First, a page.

1. Right click on the panel you want to add it to (such as the one containing the Applications drop down) and select "Add to Panel..."
    2. Highlight "Custom Application Launcher" and click "Add"
    3. Give it a "Name" (such as "WoW Wine")
    4. Under "Command" type "wine /path/to/World of Warcraft/WoW.exe -opengl"
    5. Do not select "Run in terminal"

    You can access these options by right-clicking on the button you made and choosing "Properties".

    To get the World of Warcraft icon for your shortcut, you can install the 'icoutils' package (in the universe repository I believe). Then run the command:
    $ wrestool -x --output=. -t14 /path/to/WoW.exe

    This will extract the icon from the .exe file, placing the .ico file in your working directory. To add this icon, press "No icon" in the Properties window for your button, enter the directory where your .ico file is, and choose it.

    If you use the panel button to start the game, when you switch workspaces back to the game, the keyboard input will go to the game properly.


    If you have an nvidia card, you may notice that until you use nvidia-settings during your session, your antialiasing and anisotropic filtering will not be activated. My method to activate these automatically is to start WoW with a script. To create this script, just make a file (mine is named simply 'wow') with the following lines (you can use gedit or other editor):

    nvidia-settings --load-config-only
    cd '/path/to/World of Warcraft'
    wine WoW.exe -opengl

    This will load your video card configuration before starting the game. To make this script executable:
    $ chmod +x scriptname

    To run this from your panel button, just put the script (including the full path) in the Command field.


    What I experienced is that when switching back to the workspace of the game, the top Gnome panel was still on the screen, and the WoW screen was drawn underneath it, cutting off a small bit at the bottom. My workaround was to drag the top panel (the one with the Applications drop-down) down to the bottom of the screen, just on top of the bottom panel (the one with the trash icon and workspace indicators). This is not ideal, but it worked for me.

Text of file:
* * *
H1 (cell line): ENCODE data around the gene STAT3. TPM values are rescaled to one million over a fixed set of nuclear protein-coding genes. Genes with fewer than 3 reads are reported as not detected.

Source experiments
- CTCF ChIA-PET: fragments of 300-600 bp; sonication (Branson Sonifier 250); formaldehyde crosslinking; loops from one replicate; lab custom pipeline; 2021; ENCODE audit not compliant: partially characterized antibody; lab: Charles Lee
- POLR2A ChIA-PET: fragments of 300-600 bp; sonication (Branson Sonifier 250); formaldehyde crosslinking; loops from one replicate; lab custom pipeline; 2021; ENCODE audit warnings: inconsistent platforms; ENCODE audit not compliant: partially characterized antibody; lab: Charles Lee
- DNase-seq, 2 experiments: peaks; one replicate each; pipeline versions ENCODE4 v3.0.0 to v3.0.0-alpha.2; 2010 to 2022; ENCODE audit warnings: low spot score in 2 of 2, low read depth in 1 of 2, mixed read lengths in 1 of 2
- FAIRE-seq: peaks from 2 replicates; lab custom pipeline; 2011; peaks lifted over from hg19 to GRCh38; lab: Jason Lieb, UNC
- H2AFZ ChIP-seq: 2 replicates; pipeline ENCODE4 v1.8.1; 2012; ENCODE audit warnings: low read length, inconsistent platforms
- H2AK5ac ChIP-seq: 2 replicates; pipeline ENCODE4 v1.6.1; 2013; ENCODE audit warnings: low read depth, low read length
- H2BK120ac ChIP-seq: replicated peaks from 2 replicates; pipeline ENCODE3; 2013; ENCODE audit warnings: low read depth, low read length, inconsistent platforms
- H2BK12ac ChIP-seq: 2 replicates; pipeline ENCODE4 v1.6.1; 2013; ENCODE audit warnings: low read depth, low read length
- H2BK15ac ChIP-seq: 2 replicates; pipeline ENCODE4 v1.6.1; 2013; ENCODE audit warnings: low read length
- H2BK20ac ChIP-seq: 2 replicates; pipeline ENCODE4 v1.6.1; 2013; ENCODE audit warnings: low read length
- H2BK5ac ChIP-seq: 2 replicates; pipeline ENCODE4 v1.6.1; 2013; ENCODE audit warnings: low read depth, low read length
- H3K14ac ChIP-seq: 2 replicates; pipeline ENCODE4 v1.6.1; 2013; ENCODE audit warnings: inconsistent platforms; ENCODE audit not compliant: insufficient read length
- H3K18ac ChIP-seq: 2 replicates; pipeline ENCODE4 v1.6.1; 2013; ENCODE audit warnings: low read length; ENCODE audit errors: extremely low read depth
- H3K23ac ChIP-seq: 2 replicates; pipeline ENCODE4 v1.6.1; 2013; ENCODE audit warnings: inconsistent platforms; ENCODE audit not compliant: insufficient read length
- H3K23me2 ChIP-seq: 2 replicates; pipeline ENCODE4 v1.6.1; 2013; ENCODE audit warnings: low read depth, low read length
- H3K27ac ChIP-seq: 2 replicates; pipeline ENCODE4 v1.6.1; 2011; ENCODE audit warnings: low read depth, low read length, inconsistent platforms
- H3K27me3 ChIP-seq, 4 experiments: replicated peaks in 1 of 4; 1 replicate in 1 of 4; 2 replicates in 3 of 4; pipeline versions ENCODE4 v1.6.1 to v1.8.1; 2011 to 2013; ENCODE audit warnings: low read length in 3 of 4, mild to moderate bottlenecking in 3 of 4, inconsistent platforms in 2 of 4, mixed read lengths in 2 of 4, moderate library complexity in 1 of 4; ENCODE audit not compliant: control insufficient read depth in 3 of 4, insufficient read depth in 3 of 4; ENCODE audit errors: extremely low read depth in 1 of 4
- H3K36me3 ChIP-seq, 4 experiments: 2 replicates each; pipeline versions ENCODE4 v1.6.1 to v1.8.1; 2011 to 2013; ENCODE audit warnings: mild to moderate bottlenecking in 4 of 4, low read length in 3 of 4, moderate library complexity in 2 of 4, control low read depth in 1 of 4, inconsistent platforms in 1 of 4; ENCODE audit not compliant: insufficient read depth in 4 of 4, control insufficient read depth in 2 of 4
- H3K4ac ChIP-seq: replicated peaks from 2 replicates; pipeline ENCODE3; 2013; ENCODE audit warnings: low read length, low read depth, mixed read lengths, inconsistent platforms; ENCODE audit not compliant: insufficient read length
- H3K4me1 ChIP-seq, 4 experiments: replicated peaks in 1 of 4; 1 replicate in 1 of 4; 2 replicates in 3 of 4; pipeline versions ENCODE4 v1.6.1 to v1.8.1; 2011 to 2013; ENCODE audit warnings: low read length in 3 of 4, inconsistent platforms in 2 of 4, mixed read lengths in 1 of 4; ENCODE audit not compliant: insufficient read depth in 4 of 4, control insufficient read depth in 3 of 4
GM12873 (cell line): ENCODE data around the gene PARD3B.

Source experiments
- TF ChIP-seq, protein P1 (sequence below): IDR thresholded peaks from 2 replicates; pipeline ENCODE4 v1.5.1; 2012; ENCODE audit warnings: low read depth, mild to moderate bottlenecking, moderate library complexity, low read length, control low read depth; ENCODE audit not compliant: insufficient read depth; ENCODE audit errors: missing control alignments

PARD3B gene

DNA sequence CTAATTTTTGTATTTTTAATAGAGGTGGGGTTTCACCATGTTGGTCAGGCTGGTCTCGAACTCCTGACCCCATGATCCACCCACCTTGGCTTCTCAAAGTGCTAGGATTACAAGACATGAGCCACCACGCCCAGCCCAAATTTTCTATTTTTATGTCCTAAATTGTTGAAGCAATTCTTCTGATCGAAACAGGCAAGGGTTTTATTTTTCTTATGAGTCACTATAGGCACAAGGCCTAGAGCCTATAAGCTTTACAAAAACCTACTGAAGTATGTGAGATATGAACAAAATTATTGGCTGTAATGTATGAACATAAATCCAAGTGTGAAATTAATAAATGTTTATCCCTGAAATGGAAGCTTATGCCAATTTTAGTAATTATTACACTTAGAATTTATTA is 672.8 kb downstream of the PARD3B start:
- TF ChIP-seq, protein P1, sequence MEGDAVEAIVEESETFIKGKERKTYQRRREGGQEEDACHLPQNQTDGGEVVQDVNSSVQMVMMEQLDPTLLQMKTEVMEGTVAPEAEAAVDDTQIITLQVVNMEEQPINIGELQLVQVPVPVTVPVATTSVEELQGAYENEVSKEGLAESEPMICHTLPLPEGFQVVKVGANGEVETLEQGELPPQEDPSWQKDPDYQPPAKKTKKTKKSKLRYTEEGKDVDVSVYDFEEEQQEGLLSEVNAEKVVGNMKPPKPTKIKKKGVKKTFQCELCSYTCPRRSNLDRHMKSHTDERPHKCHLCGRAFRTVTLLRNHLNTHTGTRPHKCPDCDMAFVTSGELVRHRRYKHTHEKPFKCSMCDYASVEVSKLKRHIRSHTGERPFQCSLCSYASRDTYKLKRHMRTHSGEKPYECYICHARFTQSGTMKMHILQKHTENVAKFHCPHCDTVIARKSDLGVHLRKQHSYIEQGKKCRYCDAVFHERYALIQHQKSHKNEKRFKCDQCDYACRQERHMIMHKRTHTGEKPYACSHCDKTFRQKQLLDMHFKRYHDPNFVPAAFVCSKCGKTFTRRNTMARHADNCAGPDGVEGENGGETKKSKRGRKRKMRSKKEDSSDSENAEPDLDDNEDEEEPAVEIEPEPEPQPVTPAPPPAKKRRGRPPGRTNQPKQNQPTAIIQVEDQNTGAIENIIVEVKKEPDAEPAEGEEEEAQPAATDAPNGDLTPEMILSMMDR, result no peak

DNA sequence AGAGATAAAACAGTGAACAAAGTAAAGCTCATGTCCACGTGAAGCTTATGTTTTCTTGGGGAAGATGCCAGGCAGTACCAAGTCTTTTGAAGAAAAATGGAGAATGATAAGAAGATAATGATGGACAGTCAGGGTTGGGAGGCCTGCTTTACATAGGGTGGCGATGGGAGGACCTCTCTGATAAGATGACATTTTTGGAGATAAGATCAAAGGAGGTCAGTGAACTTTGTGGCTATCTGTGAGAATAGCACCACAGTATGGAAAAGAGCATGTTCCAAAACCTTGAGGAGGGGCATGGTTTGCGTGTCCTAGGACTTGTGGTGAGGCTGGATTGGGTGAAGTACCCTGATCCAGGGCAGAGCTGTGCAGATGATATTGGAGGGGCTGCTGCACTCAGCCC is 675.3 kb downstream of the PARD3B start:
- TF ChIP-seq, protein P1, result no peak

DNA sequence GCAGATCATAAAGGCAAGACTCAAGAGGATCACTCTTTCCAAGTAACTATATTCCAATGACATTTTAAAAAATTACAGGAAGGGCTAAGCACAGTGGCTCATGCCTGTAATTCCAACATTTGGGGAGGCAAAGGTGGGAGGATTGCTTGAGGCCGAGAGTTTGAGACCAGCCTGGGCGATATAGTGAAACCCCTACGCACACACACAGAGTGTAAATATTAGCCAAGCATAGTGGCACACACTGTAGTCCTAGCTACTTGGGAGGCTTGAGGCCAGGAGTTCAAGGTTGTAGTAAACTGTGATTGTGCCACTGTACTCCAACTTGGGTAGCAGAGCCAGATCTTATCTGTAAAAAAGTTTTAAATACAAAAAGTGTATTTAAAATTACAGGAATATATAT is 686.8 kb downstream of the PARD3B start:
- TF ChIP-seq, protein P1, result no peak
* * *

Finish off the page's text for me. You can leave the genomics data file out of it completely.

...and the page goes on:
When switching out of the WoW workspace to a different one, I have experienced that the screen resolution switches a few times before settling on the proper desktop resolution (I am running both my desktop and game at 1280x1024 at 85 Hz). It's a bit jarring, but it's not a big deal. However, when exiting the game, the desktop inexplicably settles on a 1600x1200 resolution, which is the highest my monitor can handle. I am then forced to return it to 1280 x 1024 under System > Preferences > Screen Resolution.

    If anyone has any ideas on how to avoid top panels being rendered or how to solve the screen resolution issues, or any other ideas or questions, please post to this thread. I'll see you in Azeroth!

    UPDATE January 23, 2006

    I found a workaround for the problem of it switching to 1600x1200 after game exits (this is apparently a Wine bug). I removed all instances of "1600x1200" in the various "Display" subsections in the /etc/X11/xorg.conf file. Now that resolution is no longer available, and the desktop returns to 1280x1024 upon exit. Also, the workspace switching is much smoother, with just a brief bit of flickering.

    UPDATE January 25, 2006

    Switched the order of the commands to install MozillaControl and .dll files, and added running the command 'wine' to create the .wine directory in the home directory.
    Last edited by kidcharles; January 25th, 2006 at 09:18 PM.